LONDON—Just how safe is your treasury management system? During a discussion on cybersecurity at last week’s ACT Cash Management Conference, experts discussed just how vulnerable treasury’s data may be.
The representative of a treasury software vendor, who previously worked as a corporate treasurer, showed the results from a recent PwC survey that revealed that 90 percent of large corporates and 75 percent of small companies have incurred a data breach. Of that number, 7 percent believe the breaches they suffered were related to the cloud.
The treasury software vendor, who asked not to be named, noted that much of the focus on cybersecurity recently has been on payments fraud. “But I think what you shouldn’t lose sight of is that there are other factors,” he said. “In a treasury system, people are interested in data. If we talk about industrial espionage, your competitors might be interested in what your hedging policies are, what your cash positions are, who you’re dealing with, what sort of rates you’re getting, etc. That’s really if you got into the TMS itself. It’s data that people are looking for.”
The threat to smaller companies who primarily keep their data on spreadsheets is even greater, he noted.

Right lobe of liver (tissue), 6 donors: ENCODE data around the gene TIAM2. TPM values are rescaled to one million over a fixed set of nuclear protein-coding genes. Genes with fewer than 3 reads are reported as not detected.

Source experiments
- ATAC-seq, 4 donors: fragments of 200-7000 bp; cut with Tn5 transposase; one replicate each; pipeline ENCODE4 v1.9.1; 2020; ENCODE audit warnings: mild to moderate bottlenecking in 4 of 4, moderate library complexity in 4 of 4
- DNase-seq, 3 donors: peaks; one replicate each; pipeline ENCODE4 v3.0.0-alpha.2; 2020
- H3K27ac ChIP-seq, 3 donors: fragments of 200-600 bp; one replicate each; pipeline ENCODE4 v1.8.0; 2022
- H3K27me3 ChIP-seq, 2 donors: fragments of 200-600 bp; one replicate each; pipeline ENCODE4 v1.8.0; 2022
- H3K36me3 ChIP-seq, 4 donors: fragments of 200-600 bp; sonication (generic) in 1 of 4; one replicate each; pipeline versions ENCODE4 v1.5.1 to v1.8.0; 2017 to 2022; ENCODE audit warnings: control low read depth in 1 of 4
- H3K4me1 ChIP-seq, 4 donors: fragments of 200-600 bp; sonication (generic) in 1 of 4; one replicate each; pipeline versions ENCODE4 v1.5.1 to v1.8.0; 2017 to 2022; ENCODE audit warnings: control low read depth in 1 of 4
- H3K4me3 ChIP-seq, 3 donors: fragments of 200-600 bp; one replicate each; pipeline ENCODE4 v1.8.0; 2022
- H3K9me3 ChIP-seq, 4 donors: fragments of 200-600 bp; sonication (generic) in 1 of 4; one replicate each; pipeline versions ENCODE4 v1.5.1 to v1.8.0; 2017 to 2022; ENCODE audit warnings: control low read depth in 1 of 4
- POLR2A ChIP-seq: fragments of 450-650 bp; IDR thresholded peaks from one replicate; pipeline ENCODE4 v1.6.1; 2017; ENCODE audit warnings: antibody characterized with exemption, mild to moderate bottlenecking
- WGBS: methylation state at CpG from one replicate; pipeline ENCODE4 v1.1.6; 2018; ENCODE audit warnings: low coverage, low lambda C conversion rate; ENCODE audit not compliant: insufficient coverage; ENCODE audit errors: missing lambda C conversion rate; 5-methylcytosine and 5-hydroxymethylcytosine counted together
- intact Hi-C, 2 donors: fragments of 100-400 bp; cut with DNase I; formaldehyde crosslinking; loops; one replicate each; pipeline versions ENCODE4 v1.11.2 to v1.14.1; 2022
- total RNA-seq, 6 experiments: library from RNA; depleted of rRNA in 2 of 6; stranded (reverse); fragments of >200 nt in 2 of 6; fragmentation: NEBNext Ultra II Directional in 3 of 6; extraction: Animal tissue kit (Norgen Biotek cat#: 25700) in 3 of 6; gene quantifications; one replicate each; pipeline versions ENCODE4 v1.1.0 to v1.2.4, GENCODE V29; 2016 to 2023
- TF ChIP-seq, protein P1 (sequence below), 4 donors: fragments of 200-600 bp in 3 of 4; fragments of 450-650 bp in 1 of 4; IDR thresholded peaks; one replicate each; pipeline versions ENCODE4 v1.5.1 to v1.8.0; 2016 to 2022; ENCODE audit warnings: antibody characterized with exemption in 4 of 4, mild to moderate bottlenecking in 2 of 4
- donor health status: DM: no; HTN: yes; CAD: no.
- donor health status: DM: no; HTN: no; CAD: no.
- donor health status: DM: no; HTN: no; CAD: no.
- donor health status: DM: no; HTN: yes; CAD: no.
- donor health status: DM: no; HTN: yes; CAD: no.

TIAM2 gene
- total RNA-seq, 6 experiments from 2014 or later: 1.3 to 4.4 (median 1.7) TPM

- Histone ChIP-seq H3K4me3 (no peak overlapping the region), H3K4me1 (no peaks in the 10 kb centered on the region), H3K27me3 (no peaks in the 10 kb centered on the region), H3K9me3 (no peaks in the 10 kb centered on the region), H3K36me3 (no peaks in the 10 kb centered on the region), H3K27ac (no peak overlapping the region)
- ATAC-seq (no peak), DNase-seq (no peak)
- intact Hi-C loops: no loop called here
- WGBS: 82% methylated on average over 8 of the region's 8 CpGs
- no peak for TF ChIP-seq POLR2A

The treasury software vendor noted that with the newly enacted EU Data Protection Regulation mandating that companies report breaches (or be charged up to 4 percent of global turnover), more businesses are likely to begin coming forward. When that happens, he believes we could hear about some incidents previously thought to be theoretical. “Seven percent of the cases are believed to be related to the cloud, and treasury systems are all moving toward the cloud,” he said. “And if the cloud can be penetrated, there’s a risk there.”
He told AFP that, at this time, he is not aware of TMS being breached. However, he does believe that TMS security could be improved.
Mike Loginov, founder and CEO told Ascot Barclay Cyber Security, was a bit more direct. He told AFP that he knows for a fact that there have been attempts to breach companies’ treasury systems. “Categorically, those systems have been attacked,” he said. “They are of interest to criminal fraternities and the hacker community generally because they access information on what’s happening in the commercial world. And that’s huge.”
Loginov noted that treasury systems, like all systems, are far from impenetrable, if the criminals are motivated enough. “It’s just a case of time,” he said. “Some of those systems have been around for quite some time; there are legacy systems where the code isn’t as secure as it should be.”
He added that while he could not provide specifics on any corporate treasury departments whose treasury systems had been breached, with the new regulation by the EU, European companies may soon be publicly disclosing that type of information.